The expenses that can result from an auto accident in Houston can often be enormous. You may take comfort in the idea that the at-fault driver’s insurance will cover those expenses, yet what if it turns out that the driver was not driving their own vehicle. If they were not covered by the vehicle owner’s insurance policy, the insurer may deny coverage. What are you to do then? You could try to recover the costs of your own insurer, yet what if your expenses exceed coverage limits? Is there a way to hold the person who entrusted the driver that hit you responsible?
Indeed there is, thanks to the legal principle of negligent entrustment. This principle assigns vicarious liability to owners for allowing others to use their vehicles when evidence exists that the drivers they are entrusting with their cars may be present an increased risk of causing an accident. Ultimately, this is meant to place an added degree of accountable in the monitoring of potentially unsafe drivers.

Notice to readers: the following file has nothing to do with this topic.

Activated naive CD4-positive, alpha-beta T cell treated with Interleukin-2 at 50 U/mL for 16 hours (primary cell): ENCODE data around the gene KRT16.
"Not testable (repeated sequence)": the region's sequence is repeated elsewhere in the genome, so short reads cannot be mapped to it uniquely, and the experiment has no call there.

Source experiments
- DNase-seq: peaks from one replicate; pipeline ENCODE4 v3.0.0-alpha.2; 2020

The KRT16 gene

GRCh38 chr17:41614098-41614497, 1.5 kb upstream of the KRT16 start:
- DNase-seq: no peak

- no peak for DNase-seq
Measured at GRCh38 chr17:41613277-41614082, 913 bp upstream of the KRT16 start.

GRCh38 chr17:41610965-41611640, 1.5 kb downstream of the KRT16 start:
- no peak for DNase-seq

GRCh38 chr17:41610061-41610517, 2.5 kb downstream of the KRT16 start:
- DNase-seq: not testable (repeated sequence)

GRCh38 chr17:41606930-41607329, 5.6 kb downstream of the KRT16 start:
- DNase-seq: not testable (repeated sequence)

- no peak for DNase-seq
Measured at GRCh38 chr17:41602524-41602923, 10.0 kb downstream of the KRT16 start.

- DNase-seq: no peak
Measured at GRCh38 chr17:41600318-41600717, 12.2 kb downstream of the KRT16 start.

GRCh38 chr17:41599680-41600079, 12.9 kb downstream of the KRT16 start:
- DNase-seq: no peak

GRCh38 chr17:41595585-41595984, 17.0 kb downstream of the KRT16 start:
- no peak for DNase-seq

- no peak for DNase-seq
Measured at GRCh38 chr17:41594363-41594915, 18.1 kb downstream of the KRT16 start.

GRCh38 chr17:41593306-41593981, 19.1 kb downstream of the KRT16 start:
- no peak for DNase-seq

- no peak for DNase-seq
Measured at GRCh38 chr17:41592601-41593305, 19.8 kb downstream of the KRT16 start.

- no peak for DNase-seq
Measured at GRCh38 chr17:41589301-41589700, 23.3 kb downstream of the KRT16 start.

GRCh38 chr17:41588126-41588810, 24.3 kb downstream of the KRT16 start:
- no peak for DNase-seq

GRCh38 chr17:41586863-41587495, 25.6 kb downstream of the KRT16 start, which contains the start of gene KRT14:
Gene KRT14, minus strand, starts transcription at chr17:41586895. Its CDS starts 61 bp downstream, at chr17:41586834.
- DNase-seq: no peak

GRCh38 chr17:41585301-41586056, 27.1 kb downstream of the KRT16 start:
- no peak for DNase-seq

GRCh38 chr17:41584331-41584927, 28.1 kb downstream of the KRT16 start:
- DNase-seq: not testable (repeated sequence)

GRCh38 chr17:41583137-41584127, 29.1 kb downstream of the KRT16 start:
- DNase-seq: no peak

Higher court rulings in Texas have established the standard for the state’s application of negligent entrustment in car accident cases. To hold the vehicle owner liable, you must prove the following:
- They did indeed entrust the vehicle to the driver
- The driver was unlicensed, incompetent or reckless
- The vehicle owner knew (or should have known) of the driver’s issues
- The driver was negligent in causing your accident
- Their negligence was the proximate cause of the harm you suffered
Notice that it must be shown that the vehicle owner knowingly loaned the driver their vehicle. This excludes this principle from being applied in cases where the driver took the vehicle without permission.